2013 in brief: Showed improvement while bouncing between Albuquerque & Los Angeles.
2014 status: Deserves a crack at a bench spot, and just might get one.
I know I’ve said this about a dozen times, but I can’t help repeating it. Last year, Scott Van Slyke didn’t even get a token September call-up, and he was removed from the 40-man roster. Every team could have had him for essentially nothing at that point — the Twins, the Astros, the Marlins, etc. No one did. While that says more about what Van Slyke was at that point than any mistakes all those teams made, the fact remains: his career was basically dirt.
A year later, Van Slyke saw some decent playing time for the Dodgers, showed some good power, and even made the playoff roster, sort of. Yeah, I’d say that deserves an A.
Despite reports that he was seen mainly as an outfielder, Van Slyke started his 2013 in Triple-A with the Isotopes as a first baseman, destroying the ball at such a clip that even “yeah, but Albuquerque” wasn’t enough of an excuse. When he was called up on May 10, ostensibly because Adrian Gonzalez & Carl Crawford were both banged up, his Triple-A line stood at an absurd .397/.503/.733.
Two days later, he made his first start. It went well.
Chris Capuano was solid in allowing just a Justin Ruggiano solo homer while pitching into the seventh, but the hero of the day is clearly Scott Van Slyke. In his first start of the season, the 26-year-old repaid the faith of all those who insisted the Dodgers should have called him up two weeks ago, crushing a Tom Koehler pitch just out of Ruggiano’s reach for a homer in his first plate appearance for the first scoring of the game. He finished off the scoring with an RBI single in the seventh, wrapped around a few solid defensive plays at first base; I won’t say that one game has substantially changed my opinion about a player who went unclaimed by all of baseball when he was DFA’d last winter, but I’m much happier having someone with his profile than yet another punchless utility player like Elian Herrera.
Though that game came at first base, Van Slyke played mainly left field in his first month with the team, showing good power — including a two-homer game in Atlanta — but not a whole lot else, hitting .221/.284/.559. On June 10, after slumping terribly to start the month (.143/.226/.357), he proved himself to be a true Dodger by heading to the disabled list with a sore left shoulder, sustained diving for a ball in late May.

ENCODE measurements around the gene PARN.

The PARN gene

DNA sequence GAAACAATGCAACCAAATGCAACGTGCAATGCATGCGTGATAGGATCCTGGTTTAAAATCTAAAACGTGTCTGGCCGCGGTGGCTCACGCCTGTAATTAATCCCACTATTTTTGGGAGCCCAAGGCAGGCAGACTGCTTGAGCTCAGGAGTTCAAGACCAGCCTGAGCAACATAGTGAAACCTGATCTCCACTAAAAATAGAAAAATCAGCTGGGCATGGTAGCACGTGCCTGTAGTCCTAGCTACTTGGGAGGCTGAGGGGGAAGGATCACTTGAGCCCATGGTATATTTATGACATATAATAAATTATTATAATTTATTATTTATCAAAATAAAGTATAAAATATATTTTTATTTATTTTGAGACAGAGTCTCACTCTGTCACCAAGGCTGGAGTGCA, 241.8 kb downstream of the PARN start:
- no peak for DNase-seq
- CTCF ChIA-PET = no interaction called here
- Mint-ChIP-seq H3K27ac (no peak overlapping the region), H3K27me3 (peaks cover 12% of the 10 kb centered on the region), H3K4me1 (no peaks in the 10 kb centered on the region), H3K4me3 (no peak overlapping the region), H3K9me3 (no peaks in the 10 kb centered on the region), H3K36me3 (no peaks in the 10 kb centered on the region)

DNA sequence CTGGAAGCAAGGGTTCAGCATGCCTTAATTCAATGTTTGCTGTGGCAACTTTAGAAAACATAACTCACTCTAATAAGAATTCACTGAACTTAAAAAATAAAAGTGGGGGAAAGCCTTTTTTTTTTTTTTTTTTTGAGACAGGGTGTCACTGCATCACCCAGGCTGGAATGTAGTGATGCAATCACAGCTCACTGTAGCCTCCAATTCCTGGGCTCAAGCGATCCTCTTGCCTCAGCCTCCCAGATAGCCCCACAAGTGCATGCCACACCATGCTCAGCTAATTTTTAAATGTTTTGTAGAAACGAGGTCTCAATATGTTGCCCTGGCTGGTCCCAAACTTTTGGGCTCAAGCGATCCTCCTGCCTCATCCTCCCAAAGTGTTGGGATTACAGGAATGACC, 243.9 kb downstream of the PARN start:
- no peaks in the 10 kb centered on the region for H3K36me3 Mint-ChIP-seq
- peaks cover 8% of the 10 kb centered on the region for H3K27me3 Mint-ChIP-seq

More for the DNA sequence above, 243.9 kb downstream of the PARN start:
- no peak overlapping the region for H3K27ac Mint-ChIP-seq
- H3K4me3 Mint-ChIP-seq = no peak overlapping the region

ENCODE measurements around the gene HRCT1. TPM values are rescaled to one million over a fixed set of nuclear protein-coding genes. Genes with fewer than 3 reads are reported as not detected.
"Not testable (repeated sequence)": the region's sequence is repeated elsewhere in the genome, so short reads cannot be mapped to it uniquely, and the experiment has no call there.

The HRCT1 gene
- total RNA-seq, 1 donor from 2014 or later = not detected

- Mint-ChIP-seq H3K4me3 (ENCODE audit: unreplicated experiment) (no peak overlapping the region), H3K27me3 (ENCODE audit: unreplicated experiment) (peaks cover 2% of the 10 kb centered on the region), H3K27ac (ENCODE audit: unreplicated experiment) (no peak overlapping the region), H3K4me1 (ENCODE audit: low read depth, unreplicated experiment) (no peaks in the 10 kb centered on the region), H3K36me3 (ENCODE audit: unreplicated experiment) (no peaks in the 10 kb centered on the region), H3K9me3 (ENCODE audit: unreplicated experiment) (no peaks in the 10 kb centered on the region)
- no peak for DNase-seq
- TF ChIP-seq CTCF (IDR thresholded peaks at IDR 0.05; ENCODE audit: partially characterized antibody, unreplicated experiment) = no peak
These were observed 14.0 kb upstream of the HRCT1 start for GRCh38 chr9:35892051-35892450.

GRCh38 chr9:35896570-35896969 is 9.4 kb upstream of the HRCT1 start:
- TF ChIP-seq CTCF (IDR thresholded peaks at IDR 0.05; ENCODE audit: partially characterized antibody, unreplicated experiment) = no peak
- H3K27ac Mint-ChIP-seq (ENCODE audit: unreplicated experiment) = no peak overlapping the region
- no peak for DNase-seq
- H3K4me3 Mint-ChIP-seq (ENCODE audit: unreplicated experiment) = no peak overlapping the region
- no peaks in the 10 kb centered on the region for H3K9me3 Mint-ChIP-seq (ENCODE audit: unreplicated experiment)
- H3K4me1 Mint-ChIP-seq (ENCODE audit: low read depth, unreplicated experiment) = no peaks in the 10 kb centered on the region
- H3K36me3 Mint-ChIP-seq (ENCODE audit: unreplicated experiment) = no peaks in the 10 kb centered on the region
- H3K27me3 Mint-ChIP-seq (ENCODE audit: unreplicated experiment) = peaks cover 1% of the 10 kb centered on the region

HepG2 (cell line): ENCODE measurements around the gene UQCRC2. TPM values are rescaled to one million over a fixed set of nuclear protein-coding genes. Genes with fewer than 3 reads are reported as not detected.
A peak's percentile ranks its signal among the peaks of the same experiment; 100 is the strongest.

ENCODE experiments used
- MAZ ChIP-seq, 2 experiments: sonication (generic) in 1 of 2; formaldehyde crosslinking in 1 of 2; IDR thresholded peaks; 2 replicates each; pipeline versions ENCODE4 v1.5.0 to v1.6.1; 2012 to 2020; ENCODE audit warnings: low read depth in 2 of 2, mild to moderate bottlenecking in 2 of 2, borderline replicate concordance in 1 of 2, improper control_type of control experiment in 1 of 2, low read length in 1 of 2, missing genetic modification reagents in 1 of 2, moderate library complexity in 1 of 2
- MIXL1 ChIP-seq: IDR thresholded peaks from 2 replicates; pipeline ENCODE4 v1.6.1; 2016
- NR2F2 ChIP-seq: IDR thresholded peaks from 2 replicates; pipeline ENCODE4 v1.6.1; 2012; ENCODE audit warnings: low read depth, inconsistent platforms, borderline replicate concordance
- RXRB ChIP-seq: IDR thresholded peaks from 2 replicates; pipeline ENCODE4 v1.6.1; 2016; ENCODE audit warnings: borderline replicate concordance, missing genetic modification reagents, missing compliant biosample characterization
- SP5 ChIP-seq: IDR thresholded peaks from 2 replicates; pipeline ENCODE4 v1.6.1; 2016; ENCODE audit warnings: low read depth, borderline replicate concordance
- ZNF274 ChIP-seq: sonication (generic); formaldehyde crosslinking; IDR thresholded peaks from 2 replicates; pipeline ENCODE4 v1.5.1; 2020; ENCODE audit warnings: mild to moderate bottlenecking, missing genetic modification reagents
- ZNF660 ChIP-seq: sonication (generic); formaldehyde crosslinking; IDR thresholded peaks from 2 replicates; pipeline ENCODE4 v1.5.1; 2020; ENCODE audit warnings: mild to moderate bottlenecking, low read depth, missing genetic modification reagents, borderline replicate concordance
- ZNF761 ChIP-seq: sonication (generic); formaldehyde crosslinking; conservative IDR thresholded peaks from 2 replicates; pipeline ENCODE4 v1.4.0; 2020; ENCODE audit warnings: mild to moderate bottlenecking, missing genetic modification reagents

After his rehab, the roster games began, and then some. On June 28, he returned from the DL when the team finally cut Luis Cruz loose, but he played in only eight games over the next three weeks before heading back to the minors when Matt Kemp returned on July 21. Yes, that was when Kemp immediately destroyed his ankle in Washington, but when Kemp went on the disabled list a few days later, it wasn’t Van Slyke taking his place… it was that incredibly odd period when Ted Lilly was activated for one day in Toronto, never pitched, and then was cut. Van Slyke spent a week in the minors, then returned as soon as he was eligible to, because the team blew the “10 day” loophole by activating Lilly in the first place.
Van Slyke then started three games in Wrigley Field at three different spots — left, right, and first — and went right back down so Stephen Fife could be activated. Barely more than a week later, he was back up when Dee Gordon was sent down; after two starts (and three hits) in Philadelphia, he once again was optioned, this time so that Brian Wilson could join the team in Miami. Finally, he came back up in September for good, though he didn’t do much in 13 games, hitting .192/.382/.346. In 263 minor league plate appearances, however, he’d hit an insane .348/.479/.627, and though there was definitely a Albuquerque influence, he did hit .317/.410/.524 on the road.
With Kemp out and Andre Ethier hobbled, Van Slyke made the playoff roster… kind of. Despite our continuing wish that he either start against lefties or relieve Michael Young of ever getting a shot in a big spot, his postseason time was limited to a pinch-running appearance in the NLDS and a cameo in center field in extra innings of Game 2 of the NLCS. He didn’t get a plate appearance in the entire postseason. I still don’t know why.
I’m still not sure what to make of him, really. He’ll turn 28 in July, so he’s not particularly young, and he doesn’t have much of a big league track record. Clearly, the game doesn’t think much of him. But he reportedly put a lot of work into his conditioning prior to 2013, and it showed — he was clearly slimmer. He’ll never be a starter, nor should he be, but the power is real, he can kind of play three positions, and this Dodger team has lefties at first base and potentially two outfield spots on any given day, two of whom absolutely cannot hit southpaws. It’s not like there’s not a role for him here. Or if he’s traded, that’s fine too. There’s just not a lot left for him to prove in the minors.
Next! So long, Elian Herrera!